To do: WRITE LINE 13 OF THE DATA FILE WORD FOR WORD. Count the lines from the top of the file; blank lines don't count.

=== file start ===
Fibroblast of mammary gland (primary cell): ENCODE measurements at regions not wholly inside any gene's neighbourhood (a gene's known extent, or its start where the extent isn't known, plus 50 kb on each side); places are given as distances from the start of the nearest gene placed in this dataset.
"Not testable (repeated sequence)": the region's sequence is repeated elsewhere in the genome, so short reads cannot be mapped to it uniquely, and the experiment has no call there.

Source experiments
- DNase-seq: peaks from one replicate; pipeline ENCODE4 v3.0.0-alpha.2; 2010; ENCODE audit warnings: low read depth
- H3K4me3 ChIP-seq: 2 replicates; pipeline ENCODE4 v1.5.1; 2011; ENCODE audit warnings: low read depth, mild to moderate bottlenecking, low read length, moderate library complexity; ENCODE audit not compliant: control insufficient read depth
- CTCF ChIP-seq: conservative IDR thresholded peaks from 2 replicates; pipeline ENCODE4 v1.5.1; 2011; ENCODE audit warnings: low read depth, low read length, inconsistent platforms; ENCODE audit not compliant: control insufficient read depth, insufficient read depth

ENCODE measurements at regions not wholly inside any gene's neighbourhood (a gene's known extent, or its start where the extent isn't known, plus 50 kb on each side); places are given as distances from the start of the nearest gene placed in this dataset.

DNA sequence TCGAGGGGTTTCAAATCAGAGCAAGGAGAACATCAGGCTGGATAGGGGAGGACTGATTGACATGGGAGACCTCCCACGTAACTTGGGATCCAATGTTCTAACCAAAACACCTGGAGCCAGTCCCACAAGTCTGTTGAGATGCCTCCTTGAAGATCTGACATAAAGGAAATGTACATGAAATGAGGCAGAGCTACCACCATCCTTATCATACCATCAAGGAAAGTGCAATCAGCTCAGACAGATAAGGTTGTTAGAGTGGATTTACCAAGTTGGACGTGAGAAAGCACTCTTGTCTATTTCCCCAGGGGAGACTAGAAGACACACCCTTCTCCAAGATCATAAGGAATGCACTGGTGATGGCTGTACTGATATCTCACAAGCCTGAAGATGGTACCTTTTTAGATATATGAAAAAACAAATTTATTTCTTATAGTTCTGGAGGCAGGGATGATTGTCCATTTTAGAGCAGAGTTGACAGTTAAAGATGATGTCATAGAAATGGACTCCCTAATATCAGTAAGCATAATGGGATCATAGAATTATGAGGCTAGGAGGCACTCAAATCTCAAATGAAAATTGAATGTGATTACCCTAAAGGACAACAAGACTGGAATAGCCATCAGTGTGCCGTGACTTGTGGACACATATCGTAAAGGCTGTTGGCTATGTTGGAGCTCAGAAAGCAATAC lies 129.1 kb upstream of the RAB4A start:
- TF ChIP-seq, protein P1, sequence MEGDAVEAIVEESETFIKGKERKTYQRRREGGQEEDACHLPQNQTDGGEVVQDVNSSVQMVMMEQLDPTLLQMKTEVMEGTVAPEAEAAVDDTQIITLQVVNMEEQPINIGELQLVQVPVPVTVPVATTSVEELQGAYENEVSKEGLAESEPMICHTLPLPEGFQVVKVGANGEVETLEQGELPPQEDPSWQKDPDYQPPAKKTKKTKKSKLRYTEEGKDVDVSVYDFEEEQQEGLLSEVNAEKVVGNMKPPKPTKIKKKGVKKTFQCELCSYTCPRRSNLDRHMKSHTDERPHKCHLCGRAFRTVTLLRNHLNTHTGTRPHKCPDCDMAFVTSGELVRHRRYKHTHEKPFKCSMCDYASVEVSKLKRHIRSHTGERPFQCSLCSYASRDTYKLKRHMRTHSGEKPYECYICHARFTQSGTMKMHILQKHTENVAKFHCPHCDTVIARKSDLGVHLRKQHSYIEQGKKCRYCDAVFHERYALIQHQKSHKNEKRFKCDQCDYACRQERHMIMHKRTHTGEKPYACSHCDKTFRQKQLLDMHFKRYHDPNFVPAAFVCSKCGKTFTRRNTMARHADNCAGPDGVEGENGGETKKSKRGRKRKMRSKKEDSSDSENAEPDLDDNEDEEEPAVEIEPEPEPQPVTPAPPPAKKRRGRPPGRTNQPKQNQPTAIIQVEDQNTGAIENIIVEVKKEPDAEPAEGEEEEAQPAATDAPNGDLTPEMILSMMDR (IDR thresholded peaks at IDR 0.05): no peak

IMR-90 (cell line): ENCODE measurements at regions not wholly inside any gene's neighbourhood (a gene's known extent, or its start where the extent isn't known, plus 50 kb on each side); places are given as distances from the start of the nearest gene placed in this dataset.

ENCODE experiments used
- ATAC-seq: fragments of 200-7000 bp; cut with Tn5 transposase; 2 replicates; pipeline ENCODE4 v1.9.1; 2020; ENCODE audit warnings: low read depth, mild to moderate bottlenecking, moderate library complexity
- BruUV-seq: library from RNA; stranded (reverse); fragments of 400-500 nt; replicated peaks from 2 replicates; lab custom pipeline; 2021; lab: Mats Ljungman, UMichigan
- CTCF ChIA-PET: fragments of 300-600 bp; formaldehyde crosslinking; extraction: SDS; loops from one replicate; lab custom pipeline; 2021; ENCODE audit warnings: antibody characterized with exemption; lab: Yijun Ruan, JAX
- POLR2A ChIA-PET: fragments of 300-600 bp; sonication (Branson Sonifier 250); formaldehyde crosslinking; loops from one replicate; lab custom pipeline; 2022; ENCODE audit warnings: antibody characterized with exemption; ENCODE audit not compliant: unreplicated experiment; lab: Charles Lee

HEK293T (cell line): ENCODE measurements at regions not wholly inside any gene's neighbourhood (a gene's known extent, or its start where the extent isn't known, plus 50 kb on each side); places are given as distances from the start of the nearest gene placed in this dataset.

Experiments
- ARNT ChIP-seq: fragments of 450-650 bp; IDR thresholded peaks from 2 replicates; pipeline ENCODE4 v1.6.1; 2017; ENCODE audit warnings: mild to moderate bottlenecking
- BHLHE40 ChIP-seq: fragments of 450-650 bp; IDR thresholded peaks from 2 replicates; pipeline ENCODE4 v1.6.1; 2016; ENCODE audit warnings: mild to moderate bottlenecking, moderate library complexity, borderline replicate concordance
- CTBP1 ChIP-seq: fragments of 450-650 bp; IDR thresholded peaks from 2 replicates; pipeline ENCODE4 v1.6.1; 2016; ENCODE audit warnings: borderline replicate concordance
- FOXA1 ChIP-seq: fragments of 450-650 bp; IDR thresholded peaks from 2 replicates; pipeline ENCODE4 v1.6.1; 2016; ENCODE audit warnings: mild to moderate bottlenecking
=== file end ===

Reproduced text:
- BruUV-seq: library from RNA; stranded (reverse); fragments of 400-500 nt; replicated peaks from 2 replicates; lab custom pipeline; 2021; lab: Mats Ljungman, UMichigan